In How to be an Antiracist, definitions are absolutely critical for Kendi. He wants clear and consistent definitions on the terms racist and anti-racist. A racist is someone “who is supporting a racist policy through their actions or inaction or expressing a racist idea”. And an anti-racist is someone “who is supporting an anti-racist policy through their actions or expressing an anti-racist idea”.

How to be an Antiracist is the most unnuanced book I have ever read; he splits everything down the middle. There is no such thing as a race-neutral policy: every policy is either producing or challenging racial inequities. “The opposite of ‘racist’”, Kendi writes, “isn’t non-racist. It is ‘anti-racist’. One who ‘believes problems are rooted in groups of people’ is a racist”. By contrast, one who “locates the roots of problems in power and policies is an anti-racist.”

But for Kendi, being a racist is not the worst thing in the world. “It is not the worst word in the English language; it is not the equivalent of a slur”, he writes. “It is descriptive, and the only way to undo racism is to consistently identify and describe it — and then dismantle it”.

Kendi, like DiAngelo with her concept of white fragility, is effectively saying: get over yourselves. Stop being squeamish about being called racist. This aggressively dispassionate style of reasoning, however, is opposed to the true emotional character of people — something earlier anti-racist activists appealed to rather than denied. How, for example, can we be animated to fight racial injustice if we strip racism of its moral content and treat it as simply an analytical tool? isn’t the fact we are upset by being called racist a good thing because it implies we have intuitively accepted the moral case for fighting racism? Of course, many evidently racist people deny they are racist because of the social stigma attached to being called racist. But it’s still possible to identify their dishonesty without diluting the moral content of the term. To do so would be to undermine the legacy of those who proscribed racial prejudice in polite society.

Ultimately, both Kendi and DiAngelo, despite themselves, fit established stereotypes about America. The individualism, the meritocracy (they are both now wealthy and distinguished public thinkers), the vigorous evangelical piety, and, perhaps the most American thing about them: the neurotic fascination with race.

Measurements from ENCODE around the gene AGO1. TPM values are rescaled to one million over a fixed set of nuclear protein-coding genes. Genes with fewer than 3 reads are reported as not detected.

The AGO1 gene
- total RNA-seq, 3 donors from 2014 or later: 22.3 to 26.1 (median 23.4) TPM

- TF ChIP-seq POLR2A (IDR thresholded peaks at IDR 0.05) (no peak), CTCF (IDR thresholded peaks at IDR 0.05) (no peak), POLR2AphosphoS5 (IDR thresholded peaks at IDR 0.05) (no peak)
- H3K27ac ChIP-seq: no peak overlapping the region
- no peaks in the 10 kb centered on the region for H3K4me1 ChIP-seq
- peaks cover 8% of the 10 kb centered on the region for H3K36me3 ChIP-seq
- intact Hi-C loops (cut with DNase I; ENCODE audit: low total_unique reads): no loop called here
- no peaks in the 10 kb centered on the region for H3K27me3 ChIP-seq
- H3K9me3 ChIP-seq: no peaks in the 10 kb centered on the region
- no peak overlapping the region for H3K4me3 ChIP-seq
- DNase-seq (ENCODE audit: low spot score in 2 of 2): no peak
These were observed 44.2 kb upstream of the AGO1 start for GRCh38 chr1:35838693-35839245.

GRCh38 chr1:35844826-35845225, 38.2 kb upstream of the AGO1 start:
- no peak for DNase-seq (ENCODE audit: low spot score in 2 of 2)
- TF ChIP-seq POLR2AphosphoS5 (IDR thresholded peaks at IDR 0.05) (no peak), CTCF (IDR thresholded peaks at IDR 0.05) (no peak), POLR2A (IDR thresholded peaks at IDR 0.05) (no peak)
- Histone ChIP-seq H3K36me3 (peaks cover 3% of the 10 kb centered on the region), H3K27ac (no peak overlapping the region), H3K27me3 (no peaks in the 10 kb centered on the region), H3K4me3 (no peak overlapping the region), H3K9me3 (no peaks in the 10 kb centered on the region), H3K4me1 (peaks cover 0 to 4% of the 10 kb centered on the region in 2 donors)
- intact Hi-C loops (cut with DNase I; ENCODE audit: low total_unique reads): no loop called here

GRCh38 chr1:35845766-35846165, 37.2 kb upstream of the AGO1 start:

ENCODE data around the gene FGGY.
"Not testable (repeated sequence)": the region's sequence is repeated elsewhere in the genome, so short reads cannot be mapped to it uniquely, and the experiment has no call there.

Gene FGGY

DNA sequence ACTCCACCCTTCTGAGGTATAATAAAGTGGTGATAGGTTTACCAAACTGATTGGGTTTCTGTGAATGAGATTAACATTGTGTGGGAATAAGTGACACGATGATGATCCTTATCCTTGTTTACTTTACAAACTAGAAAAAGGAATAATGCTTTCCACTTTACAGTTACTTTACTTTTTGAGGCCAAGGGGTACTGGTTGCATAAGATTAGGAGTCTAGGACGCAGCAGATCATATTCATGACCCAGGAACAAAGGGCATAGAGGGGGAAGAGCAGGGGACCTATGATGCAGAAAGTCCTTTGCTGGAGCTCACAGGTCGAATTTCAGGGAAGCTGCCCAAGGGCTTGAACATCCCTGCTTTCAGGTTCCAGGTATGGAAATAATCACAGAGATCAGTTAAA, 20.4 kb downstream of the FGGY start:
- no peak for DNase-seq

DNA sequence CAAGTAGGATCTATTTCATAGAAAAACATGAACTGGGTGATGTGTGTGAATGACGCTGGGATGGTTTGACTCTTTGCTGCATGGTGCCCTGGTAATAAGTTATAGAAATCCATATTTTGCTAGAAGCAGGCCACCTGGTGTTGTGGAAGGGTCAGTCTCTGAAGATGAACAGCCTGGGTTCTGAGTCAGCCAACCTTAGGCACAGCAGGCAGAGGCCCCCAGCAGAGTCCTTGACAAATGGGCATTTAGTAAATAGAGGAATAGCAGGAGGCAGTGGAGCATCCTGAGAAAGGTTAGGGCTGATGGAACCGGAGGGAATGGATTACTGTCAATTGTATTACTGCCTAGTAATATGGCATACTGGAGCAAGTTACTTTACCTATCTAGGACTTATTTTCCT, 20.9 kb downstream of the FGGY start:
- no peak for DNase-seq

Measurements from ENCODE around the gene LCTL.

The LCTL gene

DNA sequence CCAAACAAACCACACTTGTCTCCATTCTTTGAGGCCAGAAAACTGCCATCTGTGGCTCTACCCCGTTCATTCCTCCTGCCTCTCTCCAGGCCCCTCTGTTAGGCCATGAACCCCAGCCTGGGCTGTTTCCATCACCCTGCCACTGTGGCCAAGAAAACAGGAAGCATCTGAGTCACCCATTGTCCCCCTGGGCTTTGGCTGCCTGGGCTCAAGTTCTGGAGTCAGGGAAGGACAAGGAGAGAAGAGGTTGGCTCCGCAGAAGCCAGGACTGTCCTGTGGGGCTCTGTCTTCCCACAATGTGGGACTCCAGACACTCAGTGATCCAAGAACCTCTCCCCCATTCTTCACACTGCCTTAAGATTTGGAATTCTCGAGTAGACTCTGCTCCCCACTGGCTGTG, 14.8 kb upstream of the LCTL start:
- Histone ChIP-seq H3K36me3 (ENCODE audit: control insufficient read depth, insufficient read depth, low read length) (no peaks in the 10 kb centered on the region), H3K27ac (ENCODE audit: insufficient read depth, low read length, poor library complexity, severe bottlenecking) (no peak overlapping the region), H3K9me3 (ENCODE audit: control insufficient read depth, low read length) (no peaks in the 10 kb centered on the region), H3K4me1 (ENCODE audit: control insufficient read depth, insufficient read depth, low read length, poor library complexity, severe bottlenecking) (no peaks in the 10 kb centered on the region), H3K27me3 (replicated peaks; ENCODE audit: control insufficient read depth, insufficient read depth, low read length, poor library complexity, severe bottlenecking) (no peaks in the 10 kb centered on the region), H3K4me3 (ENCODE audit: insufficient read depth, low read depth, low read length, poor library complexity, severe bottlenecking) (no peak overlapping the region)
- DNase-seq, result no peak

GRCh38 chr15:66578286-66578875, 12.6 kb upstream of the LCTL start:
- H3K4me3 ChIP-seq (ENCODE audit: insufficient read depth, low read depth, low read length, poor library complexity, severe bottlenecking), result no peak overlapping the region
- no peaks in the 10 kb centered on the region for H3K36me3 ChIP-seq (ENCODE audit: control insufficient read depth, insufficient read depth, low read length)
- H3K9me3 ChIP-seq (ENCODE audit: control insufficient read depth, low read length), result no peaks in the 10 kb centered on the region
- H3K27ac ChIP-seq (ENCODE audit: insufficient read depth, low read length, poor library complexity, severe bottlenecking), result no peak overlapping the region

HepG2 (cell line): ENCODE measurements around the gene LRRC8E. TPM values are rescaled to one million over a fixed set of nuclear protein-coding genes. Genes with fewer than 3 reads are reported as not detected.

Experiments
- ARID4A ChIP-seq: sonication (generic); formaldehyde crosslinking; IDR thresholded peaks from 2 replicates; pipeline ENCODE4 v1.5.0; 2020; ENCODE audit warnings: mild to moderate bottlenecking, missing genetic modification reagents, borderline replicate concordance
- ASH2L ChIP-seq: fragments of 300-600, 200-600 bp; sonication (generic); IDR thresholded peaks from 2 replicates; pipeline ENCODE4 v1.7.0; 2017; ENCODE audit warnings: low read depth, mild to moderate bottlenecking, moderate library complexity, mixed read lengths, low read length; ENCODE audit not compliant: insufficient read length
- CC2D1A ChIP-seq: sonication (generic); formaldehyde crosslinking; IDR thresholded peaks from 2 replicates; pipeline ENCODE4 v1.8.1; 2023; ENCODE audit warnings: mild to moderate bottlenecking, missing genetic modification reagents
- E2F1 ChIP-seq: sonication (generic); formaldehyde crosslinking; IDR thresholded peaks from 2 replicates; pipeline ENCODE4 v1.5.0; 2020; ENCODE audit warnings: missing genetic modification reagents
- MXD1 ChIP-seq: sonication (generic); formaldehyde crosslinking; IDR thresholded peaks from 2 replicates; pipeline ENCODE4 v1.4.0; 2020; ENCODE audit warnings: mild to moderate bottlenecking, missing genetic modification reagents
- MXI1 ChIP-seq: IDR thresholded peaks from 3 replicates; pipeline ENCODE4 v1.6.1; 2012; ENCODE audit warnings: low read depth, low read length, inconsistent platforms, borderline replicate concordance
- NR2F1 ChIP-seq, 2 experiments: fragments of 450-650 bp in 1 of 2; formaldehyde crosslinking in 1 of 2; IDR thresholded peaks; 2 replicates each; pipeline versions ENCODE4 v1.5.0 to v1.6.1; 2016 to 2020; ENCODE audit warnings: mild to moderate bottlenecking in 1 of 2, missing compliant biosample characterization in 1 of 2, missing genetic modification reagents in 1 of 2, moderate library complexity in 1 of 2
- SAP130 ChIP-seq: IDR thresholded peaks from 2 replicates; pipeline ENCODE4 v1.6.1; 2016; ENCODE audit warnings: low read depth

In her latest book, Nice Racism, DiAngelo’s fixation with race reaches a new pitch of intensity. Among her practical solutions for confronting racism includes attending something called an affinity group. A white affinity group is white people meeting together to discuss their internalised superiority, implicit bias, confusion, and resentment — and doing this in a racially segregated space so as not to cause harm to “racialized people”.

Another thing she suggests is getting “accountability partners of colour”. This is a black person who has agreed to coach you, think with you, and challenge you on your inevitable racism. And you should pay them for this.

If you are inclined, you could also seek out white accountability partners. DiAngelo says she doesn’t offer to pay her white friends for this, but she generously informs us that “there are white people with strong analysis and deep experience who do offer professional aid coaching”.

Apart from the dangers of encouraging and retrenching racial segregation, there is something so intensely cringeworthy about all of this. An accountability partner? White affinity groups? DiAngelo’s prose, in this book, is deadening rather than enlivening, tedious rather than instructive. Her analysis and recommendations lack sophistication, original insights, sprightly sentences, and astute observations. It is like reading a HR manager’s attempt to write a bestseller.

How can we have constructive discussions about race when everything is so tightly scripted? How can we have genuine conversations when our emotions are disregarded rather than acknowledged?

DiAngelo evinces no curiosity about the lives of ethnic minority people: they come out of this book as shallow as a street puddle. There is no attempt to dig beneath the surface of oppression and marginalisation. How, exactly, can we build authentic cross-racial relationships on the basis of all of this?

But, as she reminds us in one passage, her book is not an attempt “to teach white people about Black people. I am seeking to teach white people about ourselves in relation to Black people and other people of color”. In the end, it is supposed to be about the individual white person overcoming a barrier to greater racial enlightenment. In truth, what is offered is not enlightenment but an emotionally and intellectually enervating form of narcissism.

Tomiwa Owolade is a freelance writer and the author of This is Not America, which will be published by Atlantic in June.